Newcomb: Colonialism and the human rights of indigenous peoples

Steven Newcomb
7/30/10

During and shortly after World War II (1939-1945), a number of anthropologists were writing about the topic of indigenous peoples and what was then being referred to as the “colonial administration” of various empires. Looking back at those writings today enables us to shed some additional light on the historical context of what are now commonly referred to as “indigenous peoples” and the U.N. Declaration on the Rights of Indigenous Peoples that was adopted by the United Nations General
Assembly on Sept. 13, 2007.

In 1945, Columbia University Press published a book of essays entitled “The Science of Man in the World Crisis,” edited by Ralph Linton, who was a professor of anthropology at the University of Columbia. One essay, “The Colonial Crisis and the Future,” was written by another anthropology professor named Raymond Kennedy. His essay was framed primarily in terms of the differentiation “between colonial and noncolonial areas,” or between “dependent and independent nations.”

“The present pattern of colonialism,” wrote Kennedy, “has an easily explainable historical origin, for it had its beginnings about four hundred years ago, when Europeans ‘discovered’ the rest of the world.” In other words, he traced the beginning of colonialism to the so-called Age of Discovery dating back to the mid-1500s.

The “record of the last four centuries,” Kennedy continued, “has been one of steady conquest of the native populations of the Americas, Africa, Asia, and Oceania—a conquest accompanied by political subjugation and economic exploitation.” Thus, the “colonialism” to which Kennedy refers is characterized by a process whereby originally free and independent nations and peoples throughout the globe had been forced, through various means, to exist under the authority of sea-faring European nations and their offshoots transplanted to all the other non-European regions of the world.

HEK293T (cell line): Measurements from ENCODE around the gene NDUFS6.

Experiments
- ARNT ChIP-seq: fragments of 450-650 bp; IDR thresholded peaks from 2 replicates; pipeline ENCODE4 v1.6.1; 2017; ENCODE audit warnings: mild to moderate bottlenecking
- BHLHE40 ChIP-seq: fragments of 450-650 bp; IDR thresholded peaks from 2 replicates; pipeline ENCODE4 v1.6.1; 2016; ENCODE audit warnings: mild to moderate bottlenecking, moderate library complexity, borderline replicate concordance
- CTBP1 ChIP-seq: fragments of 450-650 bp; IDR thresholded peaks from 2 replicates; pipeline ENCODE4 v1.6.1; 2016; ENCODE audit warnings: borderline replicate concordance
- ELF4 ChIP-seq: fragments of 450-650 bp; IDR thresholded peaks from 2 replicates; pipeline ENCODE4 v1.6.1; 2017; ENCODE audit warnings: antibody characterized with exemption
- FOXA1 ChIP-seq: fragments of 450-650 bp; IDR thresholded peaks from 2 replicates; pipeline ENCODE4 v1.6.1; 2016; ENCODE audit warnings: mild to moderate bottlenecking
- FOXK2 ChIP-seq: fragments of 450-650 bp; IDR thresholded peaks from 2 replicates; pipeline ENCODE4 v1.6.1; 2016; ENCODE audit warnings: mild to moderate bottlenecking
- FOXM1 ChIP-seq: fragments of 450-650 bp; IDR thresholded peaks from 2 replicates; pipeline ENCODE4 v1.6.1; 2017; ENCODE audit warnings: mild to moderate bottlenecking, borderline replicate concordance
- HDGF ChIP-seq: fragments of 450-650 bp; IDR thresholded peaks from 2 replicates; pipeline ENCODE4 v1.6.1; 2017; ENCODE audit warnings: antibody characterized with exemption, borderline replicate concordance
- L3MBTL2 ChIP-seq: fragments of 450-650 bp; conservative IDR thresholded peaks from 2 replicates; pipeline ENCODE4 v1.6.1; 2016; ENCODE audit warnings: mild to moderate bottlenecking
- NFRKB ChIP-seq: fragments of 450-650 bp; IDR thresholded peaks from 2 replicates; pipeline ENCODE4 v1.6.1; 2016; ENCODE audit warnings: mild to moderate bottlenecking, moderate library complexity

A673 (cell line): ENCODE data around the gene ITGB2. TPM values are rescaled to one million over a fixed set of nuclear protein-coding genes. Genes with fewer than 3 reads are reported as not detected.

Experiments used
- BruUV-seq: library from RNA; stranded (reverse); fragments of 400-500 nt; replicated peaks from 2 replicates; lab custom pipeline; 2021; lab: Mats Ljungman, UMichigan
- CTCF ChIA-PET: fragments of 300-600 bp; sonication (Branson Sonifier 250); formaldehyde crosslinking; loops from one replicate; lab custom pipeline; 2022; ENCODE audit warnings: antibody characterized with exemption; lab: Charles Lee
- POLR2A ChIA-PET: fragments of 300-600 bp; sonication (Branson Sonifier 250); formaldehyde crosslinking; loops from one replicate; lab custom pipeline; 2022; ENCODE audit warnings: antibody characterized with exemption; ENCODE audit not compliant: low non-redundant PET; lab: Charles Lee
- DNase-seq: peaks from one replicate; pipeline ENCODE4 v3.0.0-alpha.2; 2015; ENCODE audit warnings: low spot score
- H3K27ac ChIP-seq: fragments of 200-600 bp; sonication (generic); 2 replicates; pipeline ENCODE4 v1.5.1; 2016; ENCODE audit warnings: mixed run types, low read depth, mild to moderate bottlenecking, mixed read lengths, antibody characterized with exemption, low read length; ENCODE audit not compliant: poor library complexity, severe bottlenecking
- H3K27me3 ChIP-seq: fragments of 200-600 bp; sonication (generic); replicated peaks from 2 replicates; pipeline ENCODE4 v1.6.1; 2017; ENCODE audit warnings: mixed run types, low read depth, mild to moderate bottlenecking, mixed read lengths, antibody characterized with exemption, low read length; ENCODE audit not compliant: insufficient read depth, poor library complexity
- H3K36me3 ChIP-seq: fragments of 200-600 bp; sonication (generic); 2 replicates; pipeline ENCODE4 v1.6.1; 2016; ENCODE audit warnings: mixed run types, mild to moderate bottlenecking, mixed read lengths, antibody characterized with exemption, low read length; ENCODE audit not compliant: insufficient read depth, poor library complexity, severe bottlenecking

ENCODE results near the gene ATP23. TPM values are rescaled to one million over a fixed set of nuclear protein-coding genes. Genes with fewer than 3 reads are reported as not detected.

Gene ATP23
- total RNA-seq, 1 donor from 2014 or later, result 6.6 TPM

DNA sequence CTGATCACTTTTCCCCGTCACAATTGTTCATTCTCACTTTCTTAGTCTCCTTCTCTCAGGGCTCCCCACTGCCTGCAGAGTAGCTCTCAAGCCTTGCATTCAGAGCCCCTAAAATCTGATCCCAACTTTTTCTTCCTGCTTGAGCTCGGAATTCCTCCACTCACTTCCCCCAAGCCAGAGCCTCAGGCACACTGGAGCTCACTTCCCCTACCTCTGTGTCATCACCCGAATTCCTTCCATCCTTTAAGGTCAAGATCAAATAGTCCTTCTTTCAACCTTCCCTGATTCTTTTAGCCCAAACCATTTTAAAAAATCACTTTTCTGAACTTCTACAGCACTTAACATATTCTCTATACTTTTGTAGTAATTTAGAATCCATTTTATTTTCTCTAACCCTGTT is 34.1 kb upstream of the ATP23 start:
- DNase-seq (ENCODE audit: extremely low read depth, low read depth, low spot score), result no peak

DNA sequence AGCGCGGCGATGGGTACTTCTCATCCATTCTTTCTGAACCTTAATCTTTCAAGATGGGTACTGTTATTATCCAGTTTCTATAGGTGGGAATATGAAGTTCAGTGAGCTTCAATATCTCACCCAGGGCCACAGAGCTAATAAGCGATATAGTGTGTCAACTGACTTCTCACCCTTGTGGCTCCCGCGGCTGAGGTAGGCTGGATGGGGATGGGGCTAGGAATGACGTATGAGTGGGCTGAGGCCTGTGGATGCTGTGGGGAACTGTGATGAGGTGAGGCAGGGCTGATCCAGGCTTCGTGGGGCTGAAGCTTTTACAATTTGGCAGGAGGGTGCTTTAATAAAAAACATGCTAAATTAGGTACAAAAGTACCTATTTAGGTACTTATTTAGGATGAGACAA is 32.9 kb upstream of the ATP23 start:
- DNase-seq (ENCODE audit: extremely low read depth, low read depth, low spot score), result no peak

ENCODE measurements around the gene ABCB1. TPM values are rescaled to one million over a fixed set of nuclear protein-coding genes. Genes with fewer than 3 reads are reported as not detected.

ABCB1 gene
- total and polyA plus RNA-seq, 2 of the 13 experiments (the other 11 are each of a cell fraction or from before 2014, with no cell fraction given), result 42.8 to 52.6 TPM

One key point found in Raymond Kennedy’s essay has to do with his
distinction between what he termed ‘free nations’ and presumably ‘unfree nations,’ which he termed ‘dependent nations.’

Professor Kennedy outlined the above historical framework as a way of contextualizing his discussion of what would likely be happening in the decades after 1945. “The period of colonial wars and conquests is now past,” wrote Kennedy, “and coming struggles for power must be either between the independent nations, or between the subject peoples of the colonies and their masters.” Note the terminology: “subject peoples” and “masters.” In other words, Kennedy was distinguishing between peoples living under some form of political dominance and those who were successfully exerting dominance over originally free peoples.

One key point found in Kennedy’s essay has to do with his distinction between what he termed “free nations” and presumably “unfree nations,” which he termed “dependent nations.” He considered the “unfree” or “dependent” nations to be existing in a two-tiered system: “The color line, indeed” wrote Kennedy, “is the foundation of the entire colonial system, for on it is built the whole social, economic and political system.”